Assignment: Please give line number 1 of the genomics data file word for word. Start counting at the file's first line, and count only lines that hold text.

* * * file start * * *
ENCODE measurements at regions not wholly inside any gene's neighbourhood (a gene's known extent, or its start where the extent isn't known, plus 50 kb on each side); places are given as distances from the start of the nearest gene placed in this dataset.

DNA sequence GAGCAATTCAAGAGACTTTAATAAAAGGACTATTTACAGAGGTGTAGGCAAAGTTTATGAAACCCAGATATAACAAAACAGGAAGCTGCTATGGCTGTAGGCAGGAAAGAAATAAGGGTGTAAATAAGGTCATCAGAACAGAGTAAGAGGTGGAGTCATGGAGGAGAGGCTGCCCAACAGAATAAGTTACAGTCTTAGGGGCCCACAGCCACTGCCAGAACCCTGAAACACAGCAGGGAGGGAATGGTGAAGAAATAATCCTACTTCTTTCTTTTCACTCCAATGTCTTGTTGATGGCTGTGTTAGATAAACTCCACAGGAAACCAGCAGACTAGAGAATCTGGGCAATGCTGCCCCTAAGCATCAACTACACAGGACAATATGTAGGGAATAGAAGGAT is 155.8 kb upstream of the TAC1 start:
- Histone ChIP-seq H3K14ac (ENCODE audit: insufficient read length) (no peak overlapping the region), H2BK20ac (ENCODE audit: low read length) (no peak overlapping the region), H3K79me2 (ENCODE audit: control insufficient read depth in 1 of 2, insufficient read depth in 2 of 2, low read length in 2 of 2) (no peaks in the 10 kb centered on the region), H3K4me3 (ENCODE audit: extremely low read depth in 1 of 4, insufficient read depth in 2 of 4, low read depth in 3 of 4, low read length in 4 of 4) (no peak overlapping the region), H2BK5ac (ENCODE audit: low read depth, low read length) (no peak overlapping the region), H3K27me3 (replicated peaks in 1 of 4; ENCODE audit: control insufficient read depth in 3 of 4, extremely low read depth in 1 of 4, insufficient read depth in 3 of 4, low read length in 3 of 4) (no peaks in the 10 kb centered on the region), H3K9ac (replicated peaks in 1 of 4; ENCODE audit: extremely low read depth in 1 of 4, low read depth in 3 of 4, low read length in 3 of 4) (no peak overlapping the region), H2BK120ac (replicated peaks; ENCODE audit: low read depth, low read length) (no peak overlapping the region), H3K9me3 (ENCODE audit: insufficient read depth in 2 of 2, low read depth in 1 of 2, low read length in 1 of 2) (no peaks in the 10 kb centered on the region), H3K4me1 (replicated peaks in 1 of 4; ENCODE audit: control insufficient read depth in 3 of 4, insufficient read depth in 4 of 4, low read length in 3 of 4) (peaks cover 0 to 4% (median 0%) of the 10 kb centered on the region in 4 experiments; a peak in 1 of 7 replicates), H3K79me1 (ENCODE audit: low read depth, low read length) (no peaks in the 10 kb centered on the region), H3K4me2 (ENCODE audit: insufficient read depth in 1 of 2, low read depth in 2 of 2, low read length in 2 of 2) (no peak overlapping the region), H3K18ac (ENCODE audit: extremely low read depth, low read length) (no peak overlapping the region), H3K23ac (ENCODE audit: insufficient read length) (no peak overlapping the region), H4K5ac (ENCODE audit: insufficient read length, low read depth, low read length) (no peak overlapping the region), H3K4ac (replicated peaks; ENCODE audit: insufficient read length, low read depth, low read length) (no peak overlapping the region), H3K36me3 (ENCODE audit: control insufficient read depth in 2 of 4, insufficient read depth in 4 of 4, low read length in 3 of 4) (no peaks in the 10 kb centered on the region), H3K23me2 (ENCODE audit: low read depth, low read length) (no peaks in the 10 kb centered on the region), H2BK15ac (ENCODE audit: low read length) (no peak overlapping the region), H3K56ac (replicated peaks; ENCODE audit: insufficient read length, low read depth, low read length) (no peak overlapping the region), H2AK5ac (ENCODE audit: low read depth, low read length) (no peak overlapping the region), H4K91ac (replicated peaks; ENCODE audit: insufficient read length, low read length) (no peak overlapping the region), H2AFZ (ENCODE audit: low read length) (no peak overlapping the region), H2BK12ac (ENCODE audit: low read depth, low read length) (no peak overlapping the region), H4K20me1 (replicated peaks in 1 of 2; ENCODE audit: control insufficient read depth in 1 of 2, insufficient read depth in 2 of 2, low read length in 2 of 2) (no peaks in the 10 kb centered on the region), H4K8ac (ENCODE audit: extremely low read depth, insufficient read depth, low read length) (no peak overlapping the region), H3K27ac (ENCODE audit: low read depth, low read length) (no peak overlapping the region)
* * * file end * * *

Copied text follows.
ENCODE measurements at regions not wholly inside any gene's neighbourhood (a gene's known extent, or its start where the extent isn't known, plus 50 kb on each side); places are given as distances from the start of the nearest gene placed in this dataset.